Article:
Atelopus lynchi 

Scope: Global
Language: English

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Taxonomy [top]

Kingdom Phylum Class Order Family
Animalia Chordata Amphibia Anura Bufonidae

Scientific Name: Atelopus lynchi Cannatella, 1981
Common Name(s):
Spanish Jambato de Lynch
Taxonomic Source(s): Frost, D.R. 2014. Amphibian Species of the World: an Online Reference. Version 6 (27 January 2014). New York, USA. Available at: (Accessed: 27 January 2014).
Taxonomic Notes: Rivero and Serna (1993 "1991") doubted that specimens from Valle del Cauca, Colombia, were correctly assigned to this species.

Assessment Information [top]

Red List Category & Criteria: Critically Endangered (Possibly Extinct) B2ab(iii); D ver 3.1
Year Published: 2018
Date Assessed: 2016-07-17
Assessor(s): IUCN SSC Amphibian Specialist Group
Reviewer(s): Neam, K.
Contributor(s): Rueda-Almonacid, J.V., Renjifo, J., Reyes, J.P., Coloma, L.A., Yánez-Muñoz, M., Bustamante, M.R., Ron, S.R., Lötters, S. & Bolívar, W.
Facilitator/Compiler(s): NatureServe
Listed as Critically Endangered (Possibly Extinct) because, despite repeated surveys in the area of distribution the species has not been seen since 1984. As such, it is presumed that the species suffered severe declines more than 10 years or three generations ago possibly due to the spread of the chytrid fungus. It is therefore considered to be Possibly Extinct and its population is inferred to be less than 50 mature individuals. In addition, its area of occupancy (AOO) is 4 km2, it occurs in a single threat-defined location, and there is a continuing decline in the lowland and montane forest habitat of its type locality in northern Ecuador due to agricultural activities, logging and pollution.
Date last seen: 1984
Previously published Red List assessments:

Geographic Range [top]

Range Description:This species is endemic to the Pacific slopes of northern Ecuador, where it is only known from the type locality in Maldonado, Province of Carchi, at 1,410 m asl (Lynch 1974). It has been cited for the Nariño Department in Colombia (Sánchez-Pacheco 2005), but this record is uncertain. Its area of occupancy (AOO) is estimated at 4 km2 (using a 2 x 2 km grid cell) and it occurs in one threat-defined location.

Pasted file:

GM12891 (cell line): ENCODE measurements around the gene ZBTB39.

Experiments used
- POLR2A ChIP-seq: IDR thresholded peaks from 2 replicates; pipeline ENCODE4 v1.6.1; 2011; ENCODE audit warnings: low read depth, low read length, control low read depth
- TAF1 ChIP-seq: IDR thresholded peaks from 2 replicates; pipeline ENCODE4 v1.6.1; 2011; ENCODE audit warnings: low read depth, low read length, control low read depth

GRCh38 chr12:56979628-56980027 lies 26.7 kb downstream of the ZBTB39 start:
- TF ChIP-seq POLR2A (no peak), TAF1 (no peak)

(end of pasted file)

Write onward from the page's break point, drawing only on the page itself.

Countries occurrence:
Possibly extinct:
Additional data:
Estimated area of occupancy (AOO) - km2:4
Number of Locations:1
Lower elevation limit (metres):1410
Upper elevation limit (metres):1410
Range Map:Click here to open the map viewer and explore range.

Population [top]

Population:There are no data on population size and trends for this species. Despite surveys in the area of distribution, it has not been recorded since 1984 (Ecuador Red List Assessment Workshop July 2016). If a population still exists it is thought to have less than 50 individuals. Due to ongoing decline in the extent and quality of habitat, the population is suspected to be decreasing.
Current Population Trend:Decreasing
Additional data:
Number of mature individuals:0-49
Population severely fragmented:No

Habitat and Ecology [top]

Habitat and Ecology:This species lives on the border between lowland and montane rainforests. It is terrestrial, and presumably breeds in streams. There is continuing decline in the quality of this species' habitat due mainly to agricultural activities, logging and pollution (Ecuador Red List Assessment Workshop July 2016).
Systems:Terrestrial; Freshwater
Continuing decline in area, extent and/or quality of habitat:Yes
Movement patterns:Not a Migrant

Use and Trade [top]

Use and Trade: There are no records of this species being utilized.

Threats [top]

Major Threat(s): The main threats to this species include deforestation for agricultural development (including illegal crops), logging, and human settlement, and pollution resulting from the fumigation of illegal crops (Ecuador Red List Assessment Workshop July 2016). While there is currently no direct information confirming that chytrid has caused declines in this species, the lack of records since the 1984 is consistent with the pattern of decline in many other montane Atelopus species, and it is therefore reasonable to infer that the disease might be related to the past population decline in this species.

Conservation Actions [top]

Conservation Actions: Conservation Actions
This species is not known from any protected areas. 

Conservation Needed
There is an urgent need for improved habitat protection at its only known locality. A captive-breeding programme might be required should any further individuals be found.

Research Needed
Further survey work is necessary to determine whether the species is still extant and if it occurs outside the vicinity of the type locality. Further research is needed to resolve the taxonomy of the specimen reported from Colombia.